Wednesday, 28 August 2013

Book review

Kailpodu Special for my Kodava brethren :)
Book review
TONGUE OF THE SLIP: Looking Back on Life with Humour – CP Belliappa
By -Tejaswi Uthappa

Here comes a ‘chill pill’ for those with the verve to laugh at life. If that’s not you, pick up a copy along with your choice of beverage and learn to. And if in the midst of a tale you find yourself chuckling or, worse, are left with that strangely suspicious sense of
déjà vu, take another sip and read on...

Thursday, 27 June 2013


Dear Kodavas,

We keep harping on about our identity and ethnic pride and are arrogant enough to look down on all other forms of human life.

But what have we as a people done to actually achieve it? Our forefathers lived a certain way, we dress and profess our heritage in their style, we have a certain build and our reputation built on that. Today, the world knows us as inhabitants of the Great Western Ghats. We are spoken of as  a beautiful race of martial people with a unique culture. And coffee.

Without a distinct and complete language, which forms the ramparts of any culture, how can we fortify this grand legacy?

We speak kodavathakk and write in Kannada. Others, fascinated foreigners mainly, have tried to form a script on an anglovernacular basis. It was a grand scheme then and a valiant effort - something that came to nothing much more. And it still was not entirely unique.

Since then, we have 'one of our own', a spectacular sculptor, an ambitious artist who has carved out not just sensational pieces of stone, but a great script that can take us forward as a race, with a complete language and identity. His formulation is a unique script that is original and founded on original lettering.

How many of us know of it?

Rather, how many of us WANT to know of it? And what are we going to do about making this see the light of day?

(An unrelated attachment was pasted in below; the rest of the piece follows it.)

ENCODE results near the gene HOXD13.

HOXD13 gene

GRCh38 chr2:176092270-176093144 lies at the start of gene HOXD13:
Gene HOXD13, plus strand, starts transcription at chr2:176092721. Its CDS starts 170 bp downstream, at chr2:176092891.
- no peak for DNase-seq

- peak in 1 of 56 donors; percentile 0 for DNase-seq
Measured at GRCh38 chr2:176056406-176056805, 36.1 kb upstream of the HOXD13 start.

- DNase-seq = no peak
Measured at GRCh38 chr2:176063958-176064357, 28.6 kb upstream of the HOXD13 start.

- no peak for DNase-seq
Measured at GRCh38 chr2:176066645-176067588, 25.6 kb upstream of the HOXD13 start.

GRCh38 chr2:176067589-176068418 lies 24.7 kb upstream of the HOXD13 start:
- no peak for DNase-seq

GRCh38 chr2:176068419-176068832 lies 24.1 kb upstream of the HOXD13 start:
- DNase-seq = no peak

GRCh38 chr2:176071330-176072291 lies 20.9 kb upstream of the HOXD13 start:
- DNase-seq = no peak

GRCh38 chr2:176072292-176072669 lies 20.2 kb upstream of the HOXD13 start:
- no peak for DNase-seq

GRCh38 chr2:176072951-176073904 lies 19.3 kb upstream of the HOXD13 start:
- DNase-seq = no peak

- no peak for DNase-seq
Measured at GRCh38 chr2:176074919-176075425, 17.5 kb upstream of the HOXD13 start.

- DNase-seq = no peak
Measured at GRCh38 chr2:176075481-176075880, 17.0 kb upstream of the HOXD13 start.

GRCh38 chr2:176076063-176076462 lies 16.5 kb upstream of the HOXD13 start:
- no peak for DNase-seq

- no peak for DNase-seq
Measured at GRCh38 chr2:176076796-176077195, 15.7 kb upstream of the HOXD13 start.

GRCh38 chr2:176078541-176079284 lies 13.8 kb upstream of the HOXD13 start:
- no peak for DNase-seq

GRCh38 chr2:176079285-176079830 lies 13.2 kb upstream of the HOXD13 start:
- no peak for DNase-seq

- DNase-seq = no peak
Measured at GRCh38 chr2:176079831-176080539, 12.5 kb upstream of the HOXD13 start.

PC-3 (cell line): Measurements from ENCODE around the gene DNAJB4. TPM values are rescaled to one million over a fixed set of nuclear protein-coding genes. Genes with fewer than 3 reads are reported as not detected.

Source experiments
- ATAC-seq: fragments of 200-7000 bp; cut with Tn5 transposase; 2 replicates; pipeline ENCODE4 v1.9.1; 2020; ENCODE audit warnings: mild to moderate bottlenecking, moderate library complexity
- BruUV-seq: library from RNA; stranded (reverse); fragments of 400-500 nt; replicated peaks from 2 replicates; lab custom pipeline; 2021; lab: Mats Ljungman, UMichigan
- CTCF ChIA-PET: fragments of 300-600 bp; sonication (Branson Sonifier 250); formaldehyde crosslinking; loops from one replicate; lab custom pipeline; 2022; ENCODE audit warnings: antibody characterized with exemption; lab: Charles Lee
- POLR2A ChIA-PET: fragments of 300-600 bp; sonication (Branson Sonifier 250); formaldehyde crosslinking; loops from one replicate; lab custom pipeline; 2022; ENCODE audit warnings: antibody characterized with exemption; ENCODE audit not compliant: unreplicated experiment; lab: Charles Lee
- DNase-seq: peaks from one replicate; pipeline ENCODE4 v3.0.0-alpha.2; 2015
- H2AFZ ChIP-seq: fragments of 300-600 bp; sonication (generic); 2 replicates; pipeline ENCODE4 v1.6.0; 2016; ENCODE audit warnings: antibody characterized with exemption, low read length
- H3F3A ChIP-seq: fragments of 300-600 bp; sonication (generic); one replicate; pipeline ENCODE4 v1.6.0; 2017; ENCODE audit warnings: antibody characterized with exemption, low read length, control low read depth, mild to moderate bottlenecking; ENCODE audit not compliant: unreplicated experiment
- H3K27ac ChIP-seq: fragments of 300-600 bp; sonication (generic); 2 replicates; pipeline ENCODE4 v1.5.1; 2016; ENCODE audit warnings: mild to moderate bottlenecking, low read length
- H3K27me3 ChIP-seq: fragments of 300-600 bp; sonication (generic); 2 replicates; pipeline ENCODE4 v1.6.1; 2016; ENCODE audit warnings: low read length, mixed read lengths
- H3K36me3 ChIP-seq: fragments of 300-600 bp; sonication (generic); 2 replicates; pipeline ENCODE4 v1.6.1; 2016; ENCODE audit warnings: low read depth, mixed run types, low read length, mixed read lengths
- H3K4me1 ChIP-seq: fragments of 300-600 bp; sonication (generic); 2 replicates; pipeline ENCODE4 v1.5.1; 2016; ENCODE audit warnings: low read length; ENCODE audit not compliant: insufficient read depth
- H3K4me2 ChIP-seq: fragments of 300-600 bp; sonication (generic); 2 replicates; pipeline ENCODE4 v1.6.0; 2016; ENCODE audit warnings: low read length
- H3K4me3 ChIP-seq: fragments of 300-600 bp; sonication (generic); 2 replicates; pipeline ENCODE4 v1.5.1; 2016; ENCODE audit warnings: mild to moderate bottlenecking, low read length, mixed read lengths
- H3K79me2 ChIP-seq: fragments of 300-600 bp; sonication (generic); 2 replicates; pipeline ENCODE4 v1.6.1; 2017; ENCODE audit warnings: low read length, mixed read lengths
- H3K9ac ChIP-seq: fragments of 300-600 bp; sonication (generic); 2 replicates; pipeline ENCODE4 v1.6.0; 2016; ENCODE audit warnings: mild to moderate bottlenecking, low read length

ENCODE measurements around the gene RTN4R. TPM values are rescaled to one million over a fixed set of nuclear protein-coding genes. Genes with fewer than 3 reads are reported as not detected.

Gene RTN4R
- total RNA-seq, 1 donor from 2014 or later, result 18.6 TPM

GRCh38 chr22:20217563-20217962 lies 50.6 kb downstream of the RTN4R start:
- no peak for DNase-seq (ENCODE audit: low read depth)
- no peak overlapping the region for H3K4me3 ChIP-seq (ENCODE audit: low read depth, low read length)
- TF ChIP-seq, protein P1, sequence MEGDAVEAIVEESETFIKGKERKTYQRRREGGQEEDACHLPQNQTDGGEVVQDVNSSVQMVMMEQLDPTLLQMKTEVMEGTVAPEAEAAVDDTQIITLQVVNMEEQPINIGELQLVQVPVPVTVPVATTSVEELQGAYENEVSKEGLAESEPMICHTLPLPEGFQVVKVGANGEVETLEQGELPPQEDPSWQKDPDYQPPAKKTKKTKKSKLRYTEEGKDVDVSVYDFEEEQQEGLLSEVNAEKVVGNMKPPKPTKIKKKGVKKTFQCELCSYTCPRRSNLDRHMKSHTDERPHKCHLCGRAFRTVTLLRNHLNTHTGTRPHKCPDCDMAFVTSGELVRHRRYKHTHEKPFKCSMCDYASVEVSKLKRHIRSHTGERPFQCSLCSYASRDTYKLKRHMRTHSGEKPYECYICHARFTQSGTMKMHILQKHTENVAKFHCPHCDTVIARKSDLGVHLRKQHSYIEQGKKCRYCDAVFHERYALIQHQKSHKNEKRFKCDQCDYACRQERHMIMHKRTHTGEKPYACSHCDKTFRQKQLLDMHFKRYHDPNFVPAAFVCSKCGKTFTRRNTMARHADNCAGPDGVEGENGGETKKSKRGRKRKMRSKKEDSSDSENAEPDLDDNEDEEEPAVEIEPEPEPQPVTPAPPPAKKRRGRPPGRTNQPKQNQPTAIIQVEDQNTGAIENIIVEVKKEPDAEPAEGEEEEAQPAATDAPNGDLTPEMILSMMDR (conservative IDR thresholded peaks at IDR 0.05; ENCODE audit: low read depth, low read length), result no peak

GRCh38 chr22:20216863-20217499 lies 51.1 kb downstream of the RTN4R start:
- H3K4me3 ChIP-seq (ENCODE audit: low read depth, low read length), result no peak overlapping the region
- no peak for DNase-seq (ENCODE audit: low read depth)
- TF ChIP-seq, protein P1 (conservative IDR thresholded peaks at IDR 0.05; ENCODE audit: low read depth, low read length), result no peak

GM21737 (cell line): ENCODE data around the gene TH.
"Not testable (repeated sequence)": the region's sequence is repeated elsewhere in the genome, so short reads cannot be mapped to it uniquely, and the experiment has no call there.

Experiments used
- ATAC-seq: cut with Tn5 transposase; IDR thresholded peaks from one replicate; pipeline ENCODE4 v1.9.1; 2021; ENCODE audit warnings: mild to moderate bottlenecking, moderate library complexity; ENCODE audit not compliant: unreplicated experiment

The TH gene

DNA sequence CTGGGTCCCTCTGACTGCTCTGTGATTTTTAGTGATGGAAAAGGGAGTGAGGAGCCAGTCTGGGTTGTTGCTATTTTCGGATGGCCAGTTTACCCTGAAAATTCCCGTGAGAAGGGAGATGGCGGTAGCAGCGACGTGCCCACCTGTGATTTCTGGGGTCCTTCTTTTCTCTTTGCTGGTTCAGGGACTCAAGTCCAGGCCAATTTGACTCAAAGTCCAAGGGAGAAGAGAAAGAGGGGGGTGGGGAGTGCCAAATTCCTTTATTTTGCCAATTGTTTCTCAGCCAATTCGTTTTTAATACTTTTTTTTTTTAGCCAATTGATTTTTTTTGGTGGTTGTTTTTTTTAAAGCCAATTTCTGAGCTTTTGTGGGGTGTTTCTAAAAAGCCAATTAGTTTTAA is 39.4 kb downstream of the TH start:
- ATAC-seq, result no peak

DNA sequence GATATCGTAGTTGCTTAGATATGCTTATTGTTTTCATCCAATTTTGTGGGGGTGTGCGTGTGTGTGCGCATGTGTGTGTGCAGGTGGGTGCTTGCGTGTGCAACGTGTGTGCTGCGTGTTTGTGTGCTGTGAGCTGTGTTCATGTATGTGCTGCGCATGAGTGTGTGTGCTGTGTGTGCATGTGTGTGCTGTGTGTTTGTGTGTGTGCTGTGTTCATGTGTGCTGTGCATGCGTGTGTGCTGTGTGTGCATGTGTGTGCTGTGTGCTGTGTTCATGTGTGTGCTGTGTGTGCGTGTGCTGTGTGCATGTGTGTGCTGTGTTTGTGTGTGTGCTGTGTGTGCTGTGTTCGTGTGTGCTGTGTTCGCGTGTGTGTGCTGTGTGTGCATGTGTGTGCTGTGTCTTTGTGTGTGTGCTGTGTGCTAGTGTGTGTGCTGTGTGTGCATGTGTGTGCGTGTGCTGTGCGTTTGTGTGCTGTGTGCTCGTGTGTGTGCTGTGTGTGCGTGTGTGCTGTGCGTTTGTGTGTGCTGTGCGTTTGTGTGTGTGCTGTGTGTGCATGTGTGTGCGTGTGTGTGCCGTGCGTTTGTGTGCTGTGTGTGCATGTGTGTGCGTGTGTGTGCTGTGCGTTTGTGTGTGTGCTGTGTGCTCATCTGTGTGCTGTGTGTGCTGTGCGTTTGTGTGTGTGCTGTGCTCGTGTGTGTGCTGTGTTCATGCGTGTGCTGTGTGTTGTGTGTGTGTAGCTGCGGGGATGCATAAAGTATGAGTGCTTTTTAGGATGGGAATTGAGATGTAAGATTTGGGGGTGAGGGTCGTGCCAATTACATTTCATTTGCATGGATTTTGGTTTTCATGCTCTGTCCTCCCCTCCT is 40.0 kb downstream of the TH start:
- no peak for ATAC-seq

Are we really as proud of ourselves as we make ourselves out to be?

There is a question for you. Its answer lies in what you are going to do with invaluable resources like this post.

With immense pride laced with delightful arrogance,
Tej :)


Tuesday, 16 April 2013

Mysooru Mallige and other musings

     Summer was expected to be hot, but the ‘highest temperatures in eight years’ was the last endurance test we were willing to abide by at the end of a hectic spell of changes and reorientation. And so we decided to run – literally.  
     My parents were headed westwards on work and though we desperately needed some rest, anything seemed better than having to tolerate the mercury in Bangalore. So we joined them. And as, bit by bit, the smog of a city bursting at the seams gave way to wider and roomier stretches of relaxed and less aggressive countryside, our stresses also started ebbing. By the time we rolled, unaccustomedly unhindered, into laid-back and even (as a friend says) languid Mysore, we were breathing easy again. 
     And then we stepped out of the car.
     Ah! The mirth of deception! The Sun seethed as if avenging a lost victory to the winds of past years. Large open waters sighed their vapours away and the rest of earthly life simply gave in.